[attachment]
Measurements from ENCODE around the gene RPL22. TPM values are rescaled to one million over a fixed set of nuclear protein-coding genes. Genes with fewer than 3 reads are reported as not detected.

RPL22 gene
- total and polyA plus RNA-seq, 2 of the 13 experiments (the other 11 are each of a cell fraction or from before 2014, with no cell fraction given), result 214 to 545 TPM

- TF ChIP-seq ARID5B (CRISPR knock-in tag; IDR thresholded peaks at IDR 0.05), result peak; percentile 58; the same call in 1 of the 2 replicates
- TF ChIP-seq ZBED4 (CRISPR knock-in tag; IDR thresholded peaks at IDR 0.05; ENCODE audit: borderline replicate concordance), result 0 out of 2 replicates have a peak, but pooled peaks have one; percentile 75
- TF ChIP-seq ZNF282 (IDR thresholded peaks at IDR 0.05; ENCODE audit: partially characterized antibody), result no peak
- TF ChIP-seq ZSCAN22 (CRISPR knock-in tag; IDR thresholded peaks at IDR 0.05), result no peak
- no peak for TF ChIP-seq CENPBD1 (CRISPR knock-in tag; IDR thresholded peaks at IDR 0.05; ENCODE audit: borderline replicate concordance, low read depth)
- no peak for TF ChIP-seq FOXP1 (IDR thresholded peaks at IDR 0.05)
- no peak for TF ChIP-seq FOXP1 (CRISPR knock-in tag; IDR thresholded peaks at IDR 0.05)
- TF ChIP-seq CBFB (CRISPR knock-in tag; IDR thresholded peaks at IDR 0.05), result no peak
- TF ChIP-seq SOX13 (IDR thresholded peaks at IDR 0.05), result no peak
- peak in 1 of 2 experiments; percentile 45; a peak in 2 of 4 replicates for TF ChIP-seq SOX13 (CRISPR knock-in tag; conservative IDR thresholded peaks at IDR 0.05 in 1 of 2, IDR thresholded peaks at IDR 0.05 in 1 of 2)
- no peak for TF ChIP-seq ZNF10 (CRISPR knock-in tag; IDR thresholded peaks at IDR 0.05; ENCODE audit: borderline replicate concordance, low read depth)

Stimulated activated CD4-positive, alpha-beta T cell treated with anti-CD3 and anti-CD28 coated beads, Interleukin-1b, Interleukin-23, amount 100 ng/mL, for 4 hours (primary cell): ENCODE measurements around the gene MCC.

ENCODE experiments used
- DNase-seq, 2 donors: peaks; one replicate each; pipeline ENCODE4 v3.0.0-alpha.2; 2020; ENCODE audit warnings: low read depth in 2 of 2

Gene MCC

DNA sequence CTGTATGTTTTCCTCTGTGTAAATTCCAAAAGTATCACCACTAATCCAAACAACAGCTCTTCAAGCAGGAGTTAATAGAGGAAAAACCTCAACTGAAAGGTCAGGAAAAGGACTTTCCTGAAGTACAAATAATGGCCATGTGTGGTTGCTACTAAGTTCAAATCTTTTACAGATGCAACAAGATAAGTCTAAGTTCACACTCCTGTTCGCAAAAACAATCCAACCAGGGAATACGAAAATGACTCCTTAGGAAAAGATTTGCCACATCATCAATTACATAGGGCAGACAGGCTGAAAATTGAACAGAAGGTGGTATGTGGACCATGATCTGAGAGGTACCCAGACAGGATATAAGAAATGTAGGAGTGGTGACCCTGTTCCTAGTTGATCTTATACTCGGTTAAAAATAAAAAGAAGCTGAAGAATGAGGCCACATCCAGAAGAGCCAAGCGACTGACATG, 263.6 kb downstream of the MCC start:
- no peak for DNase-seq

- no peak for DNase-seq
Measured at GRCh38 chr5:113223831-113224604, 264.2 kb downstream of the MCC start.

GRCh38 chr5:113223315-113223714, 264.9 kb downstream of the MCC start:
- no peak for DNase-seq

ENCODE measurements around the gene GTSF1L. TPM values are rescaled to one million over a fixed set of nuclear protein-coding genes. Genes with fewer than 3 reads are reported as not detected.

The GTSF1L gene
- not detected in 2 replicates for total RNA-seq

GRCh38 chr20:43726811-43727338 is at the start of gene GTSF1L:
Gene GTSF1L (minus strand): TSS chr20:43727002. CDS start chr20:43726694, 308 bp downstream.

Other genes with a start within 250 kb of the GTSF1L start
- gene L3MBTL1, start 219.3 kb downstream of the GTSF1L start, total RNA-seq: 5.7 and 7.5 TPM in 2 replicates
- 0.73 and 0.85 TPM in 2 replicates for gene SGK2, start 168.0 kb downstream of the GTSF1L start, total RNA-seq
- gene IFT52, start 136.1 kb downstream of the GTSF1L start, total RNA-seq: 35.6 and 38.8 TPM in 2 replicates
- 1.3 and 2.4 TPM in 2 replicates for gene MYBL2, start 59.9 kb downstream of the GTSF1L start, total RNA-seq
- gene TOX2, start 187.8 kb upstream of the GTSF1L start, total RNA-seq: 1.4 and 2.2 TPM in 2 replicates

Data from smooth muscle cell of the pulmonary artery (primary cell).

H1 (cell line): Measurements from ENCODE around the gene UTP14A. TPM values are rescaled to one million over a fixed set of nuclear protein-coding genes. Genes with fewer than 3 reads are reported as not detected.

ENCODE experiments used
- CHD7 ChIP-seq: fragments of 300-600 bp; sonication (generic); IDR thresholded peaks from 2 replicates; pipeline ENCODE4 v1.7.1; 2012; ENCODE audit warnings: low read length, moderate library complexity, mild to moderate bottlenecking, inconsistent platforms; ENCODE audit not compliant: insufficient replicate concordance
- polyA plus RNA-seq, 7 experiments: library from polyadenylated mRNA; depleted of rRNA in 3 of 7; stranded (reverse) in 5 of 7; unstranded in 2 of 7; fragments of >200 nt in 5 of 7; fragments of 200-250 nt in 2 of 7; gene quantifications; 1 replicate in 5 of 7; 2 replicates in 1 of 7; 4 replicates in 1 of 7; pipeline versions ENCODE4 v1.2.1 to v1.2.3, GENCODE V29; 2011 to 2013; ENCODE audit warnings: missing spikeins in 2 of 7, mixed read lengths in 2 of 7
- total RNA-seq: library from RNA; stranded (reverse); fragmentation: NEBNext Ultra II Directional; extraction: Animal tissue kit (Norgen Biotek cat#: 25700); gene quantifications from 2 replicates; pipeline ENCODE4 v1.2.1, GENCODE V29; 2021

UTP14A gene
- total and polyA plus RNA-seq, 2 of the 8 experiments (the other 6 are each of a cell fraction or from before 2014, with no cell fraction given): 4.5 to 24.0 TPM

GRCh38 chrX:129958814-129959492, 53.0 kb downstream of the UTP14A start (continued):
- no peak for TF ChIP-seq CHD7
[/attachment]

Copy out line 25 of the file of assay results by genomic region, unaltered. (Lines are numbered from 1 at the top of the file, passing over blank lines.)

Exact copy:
ENCODE measurements around the gene GTSF1L. TPM values are rescaled to one million over a fixed set of nuclear protein-coding genes. Genes with fewer than 3 reads are reported as not detected.